Two of the leading 2016 U.S. Republican presidential contenders, real estate mogul Donald Trump and former Florida Governor Jeb Bush, are taunting each other five months before the country's first party primary election.
Trump and Bush held dueling town hall rallies with voters just a few kilometers apart Wednesday in [the northeastern state of] New Hampshire, where Republicans will vote in February.
Early political surveys of Republicans have shown Trump in the lead nationally and among party members in the states with the first 2016 Republican contests.
Trump, currently the frontrunner for the Republican nomination, easily outdrew Bush, who is the son and brother of U.S. presidents and a favorite of establishment Republicans. Bush has a much more subdued personality than the flamboyant Trump, though, a one-time reality TV show host.
"You know what, I tell you what," Trump said, "you know what is happening to Jeb's crowd, as you know right down the street? They are sleeping, they are sleeping now."
He called Bush a "low-energy person." Earlier, he told reporters, "I do not see how he is electable."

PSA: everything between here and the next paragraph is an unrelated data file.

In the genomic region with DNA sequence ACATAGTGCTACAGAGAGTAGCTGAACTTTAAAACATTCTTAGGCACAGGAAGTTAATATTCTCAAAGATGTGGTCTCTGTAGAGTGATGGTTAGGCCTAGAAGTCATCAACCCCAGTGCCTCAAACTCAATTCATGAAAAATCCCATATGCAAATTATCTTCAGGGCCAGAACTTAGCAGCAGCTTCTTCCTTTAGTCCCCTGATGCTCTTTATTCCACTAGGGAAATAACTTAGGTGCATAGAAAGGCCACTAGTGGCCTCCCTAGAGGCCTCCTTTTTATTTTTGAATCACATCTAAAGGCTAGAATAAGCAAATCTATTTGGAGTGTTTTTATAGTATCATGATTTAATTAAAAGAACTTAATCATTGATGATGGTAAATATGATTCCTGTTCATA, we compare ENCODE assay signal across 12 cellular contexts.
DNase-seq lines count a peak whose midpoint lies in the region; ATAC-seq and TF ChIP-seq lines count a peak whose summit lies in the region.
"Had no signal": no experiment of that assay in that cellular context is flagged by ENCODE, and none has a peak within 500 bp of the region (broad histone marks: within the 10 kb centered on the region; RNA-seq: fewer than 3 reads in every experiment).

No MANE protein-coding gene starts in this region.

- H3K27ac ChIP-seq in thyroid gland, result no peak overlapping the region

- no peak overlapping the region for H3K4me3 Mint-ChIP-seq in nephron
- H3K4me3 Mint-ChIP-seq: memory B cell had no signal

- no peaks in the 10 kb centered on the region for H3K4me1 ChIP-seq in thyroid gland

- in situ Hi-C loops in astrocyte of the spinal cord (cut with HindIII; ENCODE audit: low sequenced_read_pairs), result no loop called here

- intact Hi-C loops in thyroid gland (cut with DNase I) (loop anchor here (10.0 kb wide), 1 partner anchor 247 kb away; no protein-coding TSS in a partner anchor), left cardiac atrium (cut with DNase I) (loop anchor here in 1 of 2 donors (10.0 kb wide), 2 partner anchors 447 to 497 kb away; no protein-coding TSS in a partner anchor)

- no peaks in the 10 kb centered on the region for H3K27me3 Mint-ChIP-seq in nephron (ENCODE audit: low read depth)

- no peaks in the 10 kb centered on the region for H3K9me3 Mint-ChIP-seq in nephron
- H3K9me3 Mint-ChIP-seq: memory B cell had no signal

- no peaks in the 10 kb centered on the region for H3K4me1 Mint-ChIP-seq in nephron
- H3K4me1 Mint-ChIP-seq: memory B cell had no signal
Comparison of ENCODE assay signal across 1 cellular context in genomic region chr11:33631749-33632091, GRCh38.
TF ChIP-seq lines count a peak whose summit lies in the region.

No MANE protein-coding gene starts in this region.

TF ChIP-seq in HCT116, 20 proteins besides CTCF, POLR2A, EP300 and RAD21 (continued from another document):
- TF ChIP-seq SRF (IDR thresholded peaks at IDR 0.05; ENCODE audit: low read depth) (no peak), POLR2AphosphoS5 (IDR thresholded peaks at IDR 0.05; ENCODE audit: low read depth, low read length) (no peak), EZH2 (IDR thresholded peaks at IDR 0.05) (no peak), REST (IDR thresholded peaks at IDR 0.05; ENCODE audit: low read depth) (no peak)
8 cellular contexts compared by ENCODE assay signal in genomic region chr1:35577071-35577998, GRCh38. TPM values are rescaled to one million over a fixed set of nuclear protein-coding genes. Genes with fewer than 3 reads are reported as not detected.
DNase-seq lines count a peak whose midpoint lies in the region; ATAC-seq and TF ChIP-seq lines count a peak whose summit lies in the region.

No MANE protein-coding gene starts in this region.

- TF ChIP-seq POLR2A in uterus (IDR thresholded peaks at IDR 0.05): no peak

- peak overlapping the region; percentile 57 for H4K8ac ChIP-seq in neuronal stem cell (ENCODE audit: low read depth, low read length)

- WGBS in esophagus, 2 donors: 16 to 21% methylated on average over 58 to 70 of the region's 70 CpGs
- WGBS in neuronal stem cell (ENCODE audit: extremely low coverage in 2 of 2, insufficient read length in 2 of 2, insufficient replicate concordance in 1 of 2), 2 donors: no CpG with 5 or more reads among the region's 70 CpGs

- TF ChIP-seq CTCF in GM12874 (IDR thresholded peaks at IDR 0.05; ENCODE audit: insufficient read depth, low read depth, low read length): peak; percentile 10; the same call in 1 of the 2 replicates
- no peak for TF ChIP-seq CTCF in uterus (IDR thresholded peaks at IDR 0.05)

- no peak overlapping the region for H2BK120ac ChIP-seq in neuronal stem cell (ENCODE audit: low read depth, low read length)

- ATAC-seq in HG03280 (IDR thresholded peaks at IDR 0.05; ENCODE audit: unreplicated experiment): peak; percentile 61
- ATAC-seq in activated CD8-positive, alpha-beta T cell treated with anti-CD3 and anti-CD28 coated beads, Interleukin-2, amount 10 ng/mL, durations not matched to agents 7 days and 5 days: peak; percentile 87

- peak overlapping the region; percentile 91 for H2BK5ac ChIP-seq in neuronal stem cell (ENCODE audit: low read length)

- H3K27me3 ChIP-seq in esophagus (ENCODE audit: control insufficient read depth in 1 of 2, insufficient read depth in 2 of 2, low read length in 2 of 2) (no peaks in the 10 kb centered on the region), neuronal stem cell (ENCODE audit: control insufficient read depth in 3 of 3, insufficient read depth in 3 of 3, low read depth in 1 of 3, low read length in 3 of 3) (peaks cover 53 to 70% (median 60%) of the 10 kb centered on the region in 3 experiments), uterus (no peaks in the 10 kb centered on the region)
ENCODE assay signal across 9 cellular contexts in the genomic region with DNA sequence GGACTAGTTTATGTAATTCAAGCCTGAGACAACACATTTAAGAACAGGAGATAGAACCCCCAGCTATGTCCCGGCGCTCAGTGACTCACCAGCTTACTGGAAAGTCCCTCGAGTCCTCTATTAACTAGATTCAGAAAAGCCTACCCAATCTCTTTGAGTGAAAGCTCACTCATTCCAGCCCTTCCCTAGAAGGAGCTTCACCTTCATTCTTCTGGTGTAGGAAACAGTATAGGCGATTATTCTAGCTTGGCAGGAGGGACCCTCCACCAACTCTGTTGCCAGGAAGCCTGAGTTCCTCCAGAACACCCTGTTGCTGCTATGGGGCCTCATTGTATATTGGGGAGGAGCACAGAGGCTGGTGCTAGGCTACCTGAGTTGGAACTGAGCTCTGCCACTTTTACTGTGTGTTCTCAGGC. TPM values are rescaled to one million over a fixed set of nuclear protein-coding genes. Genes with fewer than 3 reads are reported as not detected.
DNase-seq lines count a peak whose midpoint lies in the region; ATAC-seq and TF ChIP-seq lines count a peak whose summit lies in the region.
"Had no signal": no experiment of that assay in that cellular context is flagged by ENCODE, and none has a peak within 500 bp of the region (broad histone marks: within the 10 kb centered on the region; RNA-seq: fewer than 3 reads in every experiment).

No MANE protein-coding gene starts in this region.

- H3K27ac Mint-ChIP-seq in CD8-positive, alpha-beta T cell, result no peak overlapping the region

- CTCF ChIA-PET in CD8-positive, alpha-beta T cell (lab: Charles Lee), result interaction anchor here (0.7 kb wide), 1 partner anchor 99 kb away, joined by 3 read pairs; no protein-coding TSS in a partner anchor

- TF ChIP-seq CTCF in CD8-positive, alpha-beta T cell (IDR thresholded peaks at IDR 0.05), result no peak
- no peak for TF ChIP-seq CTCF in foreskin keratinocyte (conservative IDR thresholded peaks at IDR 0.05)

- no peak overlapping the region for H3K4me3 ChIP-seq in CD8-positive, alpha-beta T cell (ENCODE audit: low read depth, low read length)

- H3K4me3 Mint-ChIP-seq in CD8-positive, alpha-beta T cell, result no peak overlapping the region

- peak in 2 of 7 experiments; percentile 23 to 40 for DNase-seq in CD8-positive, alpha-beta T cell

Bush attacked Trump's claim to be a conservative Republican.
''Mr. Trump does not have a proven conservative record," Bush said. "He was a Democrat longer in the last decade than he was a Republican. He has given more money to Democrats than he's given to Republicans.''
A new Quinnipiac University survey of voter sentiment in the states of Florida, Ohio and Pennsylvania showed that Trump and former U.S. Secretary of State Hillary Clinton, the leading Democratic presidential contender, may be atop the fields for their party nominations in the three states, but they also have the worst overall favorability ratings of the leading candidates, and the lowest scores for being honest and trustworthy.
Since 1960, no U.S. presidential candidate has captured the White House without winning at least two of the three politically diverse states.
The poll showed that Bush and another Republican contender, Florida Senator Marco Rubio, both fare better than Trump in a hypothetical November 2016 general election contest in the three states against Clinton or Vice President Joe Biden, who is considering whether to enter the race for the Democratic nomination.
Trump has refused to rule out an independent bid for the presidency if he does not win the Republican nomination. The Quinnipiac survey showed he would finish third in three-way contests in Florida, Ohio and Pennsylvania, however, with Clinton winning and Bush second.